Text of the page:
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Tuesday, November 29, 2005

A Milestone We Could Do Without

As I write this, our country has only recently conducted 999th execution since the death penalty was re-instated in 1977. What could be its 1,000th execution is already scheduled before the end of the week. It is a milestone that should be greeted, in my opinion, with profound sorrow and a spirit of repentance.

First, it represents the death of at least a thousand innocents even prior to the court procedures that lead to the executions. Any discussion of the topic has to start with the recognition of the horrible injustice suffered by the victims of these crimes. The fact is beyond discussion that these victims are dead and will never return. They were fathers, mothers, sons and daughters, wives and husbands, and each of them was loved by someone. So, let us begin our discussion by agreeing that reducing the number of murders in the first place should be our primary goal. There is simply no other way to adequately address the heart-rending agony of the subject.

Second, each one of those executions represents millions of dollars wasted. This is the second tragedy of the death penalty. If we are to have such a dread law; then it is only right and fitting that we approach it with an air of caution and reluctance. We should, in every case, spare no expense to ensure that the person who is executed is, in fact, guilty of the crimes with which they are charged. If the states of Texas and Florida can be used as an example of the cost, then the average cost of execution is somewhere around two and a half million dollars per person. This means that our 1,000th execution represents $2.5 trillion - roughly the same amount of money the United States government was budgeted to spend in 2005. If you had spent a dollar per second, it would take just under 29,000 days for you to spend that much. That's seventy-nine years of a dollar per second spending. Think of what that money might have meant to an impoverished school, or to the City of New Orleans after Katrina. That's the second tragedy - what we must give up to pursue this type of justice. It is even more so a tragedy when that money is diverted to no end at all.

Third, it must be realized that the death penalty has limited or no effect beyond those intimately touched by it. There is no deterrent effect to keeping it on the books - or even in using it often. If it were, then Texas would have the lowest murder rate in the country. While it has managed to significantly reduce its murder rate in the last twenty years, it is still closer to being in the top ten than in the lowest ten. However, it is also important to understand that the murder rate in general fell during this time period. If you understand statistics and really want to educate your self on the subject, then I suggest this report - for the rest of us, here are the results:

This study found that recent evidence from the most active execution state in the nation lent no support to the deterrence hypothesis. The number
of executions did not appear to influence either the rate of murder in general or the rate of felony murder in particular. At the same time, no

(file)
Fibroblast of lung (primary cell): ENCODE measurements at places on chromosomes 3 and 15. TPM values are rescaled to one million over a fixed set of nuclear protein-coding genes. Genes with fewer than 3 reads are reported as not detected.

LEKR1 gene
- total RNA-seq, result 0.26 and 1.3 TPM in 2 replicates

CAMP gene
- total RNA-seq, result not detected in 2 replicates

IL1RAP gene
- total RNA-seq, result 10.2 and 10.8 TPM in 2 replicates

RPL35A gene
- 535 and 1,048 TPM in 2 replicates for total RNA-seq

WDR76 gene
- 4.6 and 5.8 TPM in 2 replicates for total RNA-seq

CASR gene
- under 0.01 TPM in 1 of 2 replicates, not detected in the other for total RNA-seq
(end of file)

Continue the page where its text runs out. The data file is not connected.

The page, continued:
support was found for the brutalization hypothesis. Executions did not reduce murder rates; they also did not have the opposite effect of increasing
murder rates.


I've written previously that I do support the existence of the death penalty. Nothing I'm writing today should be construed as a reversal of that opinion. I do believe there are some people who should be killed for their crimes. That is the hardness of my heart for which I see no cure. Jesus taught that Moses gave divorce to the People of God because of the hardness of their hearts - and that is where I stand on the death penalty. My heart hardens when I hear of someone raping and torturing a child, and I cannot find any scrap of pity for them within my soul. There are some crimes that cry out for the death of the offender. I am not God and I do not have infinite justice or infinite mercy at my disposal. If it were so, I would not need a Savior.

Yet I do have pity upon our society. If we must keep the death penalty on the books; then let us admit it is solely because of the hardness of our hearts. It is not a pretty thing, to look in the mirror and see someone who says, "Yes, it is okay to murder - sometimes." Yet that is what I am and that is what I see. If I were a coward, I could claim differently. This, however, is my position.

It is okay to murder sometimes - God forgive me. In fact, I believe it is ocassionally justified. But if it is to be so, then great care must be used so that it is used equitably - fairly. It should be beyond reproach that our guidelines are strict and do not deviate based on the status or person of either the victim or offender.

This is not what we have. To claim otherwise is to say that the 999 who have died were the guiltiest among us. They were the most heinous offenders with no chance of rehabilitation. This is, quite simply, not true.

Capricious justice is not justice by any name.

It must end. If we cannot be trusted to approach the issue fairly; then we must be responsible and remove from our reach the temptation for the capricious and arbitrary use of what is, beyond cliche, the ultimate punishment.

**Update**

Va. Governor Mark Warner has granted clemency to Robin Lovitt. That means we will cross the death penalty Rubicon slightly later this week, when two people are scheduled to be executed. We now have until Friday before we achieve this dubious goal - in North Carolina.

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